“Holy smokes,” is what you’ll say to yourself after looking up at the next stretch. “Am I actually going to go up that?” Yup. Depending on the guide and the size of your group, you’ll either go pretty much straight up or you’ll do long back and forth traverses. The latter is far easier as the straight up route eventually reaches a pitch where you need your ice ax and feet to climb. The wall is nearly 1,000 feet high, with a 35 to 45 degree pitch of snow and ice. In another hour or so you’ll reach the top of the wall and, off in the distance about ¼ mile away is the actual summit. A lazy stroll ensues.

The summit itself is a cinder hill, free of snow, at least in August and September. From here, it feels like you’re at the top of the world. You’re tired, it’s cold and windy but you’ve made it to the summit of Mt. Baker. How did it feel to one of our group? Seattle resident Gloria Cropper had this to say:

“I feel like summiting Mt. Baker opened up a whole new dimension. The confidence I gained on Mt. Baker isn’t just limited to the outdoors; it has transferred over into my business and personal life. I have fallen in love with the mountains and I know that is where I want to be. I solo summited Mt. Saint Helens just six days later. I have added CrossFit training to my regimen to make sure I’m physically prepared to summit Mt. Rainier in July. I plan to climb Mt. Adams in August 2013 with three other female mountaineers. Mt. Baker will always be that first mountain that scared me but taught me to dig deep within myself.”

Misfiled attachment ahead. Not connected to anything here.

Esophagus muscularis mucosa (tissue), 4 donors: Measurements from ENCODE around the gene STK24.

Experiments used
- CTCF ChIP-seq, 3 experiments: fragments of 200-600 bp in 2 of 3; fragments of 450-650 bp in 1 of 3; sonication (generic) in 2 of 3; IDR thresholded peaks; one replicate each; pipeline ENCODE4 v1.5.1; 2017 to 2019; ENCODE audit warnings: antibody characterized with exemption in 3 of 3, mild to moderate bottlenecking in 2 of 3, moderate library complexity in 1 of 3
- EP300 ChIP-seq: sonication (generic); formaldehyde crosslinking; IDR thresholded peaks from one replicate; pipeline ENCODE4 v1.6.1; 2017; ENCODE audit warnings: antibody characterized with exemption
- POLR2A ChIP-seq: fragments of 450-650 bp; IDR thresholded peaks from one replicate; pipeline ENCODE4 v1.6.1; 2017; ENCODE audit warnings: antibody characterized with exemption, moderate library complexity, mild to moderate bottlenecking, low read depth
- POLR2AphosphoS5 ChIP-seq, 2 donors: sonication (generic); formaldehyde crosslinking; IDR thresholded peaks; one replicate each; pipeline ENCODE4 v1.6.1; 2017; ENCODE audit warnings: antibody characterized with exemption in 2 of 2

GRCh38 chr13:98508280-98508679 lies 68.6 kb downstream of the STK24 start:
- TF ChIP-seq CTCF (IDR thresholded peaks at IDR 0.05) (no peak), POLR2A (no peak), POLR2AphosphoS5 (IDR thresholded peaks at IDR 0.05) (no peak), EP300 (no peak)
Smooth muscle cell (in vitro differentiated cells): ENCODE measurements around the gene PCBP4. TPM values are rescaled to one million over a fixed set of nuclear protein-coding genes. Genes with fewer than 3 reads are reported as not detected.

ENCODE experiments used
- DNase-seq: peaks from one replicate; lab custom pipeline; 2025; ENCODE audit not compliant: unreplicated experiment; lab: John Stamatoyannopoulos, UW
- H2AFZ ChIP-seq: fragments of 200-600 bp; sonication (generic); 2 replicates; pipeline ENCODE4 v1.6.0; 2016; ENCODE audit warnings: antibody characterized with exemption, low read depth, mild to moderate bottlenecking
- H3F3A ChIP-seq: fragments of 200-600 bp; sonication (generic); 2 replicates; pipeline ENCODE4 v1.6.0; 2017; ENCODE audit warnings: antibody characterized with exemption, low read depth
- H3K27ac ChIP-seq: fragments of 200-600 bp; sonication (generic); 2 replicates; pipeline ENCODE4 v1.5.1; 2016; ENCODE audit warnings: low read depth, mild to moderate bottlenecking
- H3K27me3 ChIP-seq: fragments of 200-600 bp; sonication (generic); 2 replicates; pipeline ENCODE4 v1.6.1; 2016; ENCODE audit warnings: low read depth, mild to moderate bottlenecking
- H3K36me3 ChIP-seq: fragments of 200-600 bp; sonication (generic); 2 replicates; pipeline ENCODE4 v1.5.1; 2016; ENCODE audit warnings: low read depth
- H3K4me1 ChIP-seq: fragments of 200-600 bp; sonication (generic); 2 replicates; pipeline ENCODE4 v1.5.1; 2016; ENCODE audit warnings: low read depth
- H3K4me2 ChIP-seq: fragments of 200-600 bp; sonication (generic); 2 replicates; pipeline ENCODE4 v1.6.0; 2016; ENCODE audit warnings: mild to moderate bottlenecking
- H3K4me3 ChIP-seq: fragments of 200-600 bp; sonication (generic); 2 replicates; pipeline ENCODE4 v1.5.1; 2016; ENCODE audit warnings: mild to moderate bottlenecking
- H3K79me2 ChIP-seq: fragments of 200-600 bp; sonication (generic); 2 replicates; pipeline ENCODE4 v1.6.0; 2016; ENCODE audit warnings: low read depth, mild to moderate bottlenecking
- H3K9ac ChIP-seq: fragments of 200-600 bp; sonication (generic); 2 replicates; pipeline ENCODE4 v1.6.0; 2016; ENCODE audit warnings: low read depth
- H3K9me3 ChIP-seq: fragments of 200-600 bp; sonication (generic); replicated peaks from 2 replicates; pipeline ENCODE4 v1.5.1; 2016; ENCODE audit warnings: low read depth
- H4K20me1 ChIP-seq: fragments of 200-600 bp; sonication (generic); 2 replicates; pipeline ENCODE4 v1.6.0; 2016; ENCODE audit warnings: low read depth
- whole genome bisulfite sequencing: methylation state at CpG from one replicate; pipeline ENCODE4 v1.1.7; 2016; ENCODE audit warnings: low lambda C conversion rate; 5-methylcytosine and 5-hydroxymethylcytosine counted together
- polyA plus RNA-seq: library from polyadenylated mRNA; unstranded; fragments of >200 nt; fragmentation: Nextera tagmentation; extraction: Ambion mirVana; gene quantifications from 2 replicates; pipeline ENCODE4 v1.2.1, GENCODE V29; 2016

Good for her. Me, I’m thinking about a kayak trip in the Sea of Cortez. Reasonably flat, no crevasses and the boat carries the weight. But Mt. Baker – would I do it again? Sure, with my daughter or son, I suppose. Am I glad I did it? Absolutely. Would I recommend it to other people? Yes. I think anyone who is physically, emotionally and financially capable who lives in sight of Mt. Baker should do it at least once in their life. To stand on top of that cinder hill at the summit of Mt. Baker and to look around the horizon is a feeling and an accomplishment that you will never, ever forget.

Weight – Go as light as you can. My pack on my second trip was 25 lbs. lighter and it made a huge difference. I carried a lighter tent, less clothes and fewer supplies.

Food – Make sure you do a taste test of your food before your trip. I left behind all of the freeze-dried dinners and carried nothing but energy bars and Ramen (Ramen was a mistake – read on). You need to keep up your energy level but you more than likely won’t have a huge appetite. The energy bars were tasty and did the job.

Hydration – Under no circumstances should you bring Ramen on this trip. The sodium content was so high I was constantly thirsty the night and day of my climb. We had camped below the Black Buttes above the snow line and needed to melt snow for our CamelBaks. I left with two liters of water but I ran out just before the Roman Wall. I was reduced to actually licking up muddy melt water ¼ inch deep at the bottom of Pumice Ridge while my guide mused about where climbers tend to take a leak. I would fill the full three liters next time.

Thanks to American Alpine Institute and my guides Everett Chamberlain, Justin Wood and Chad Cochran. You’re in good hands with these people. x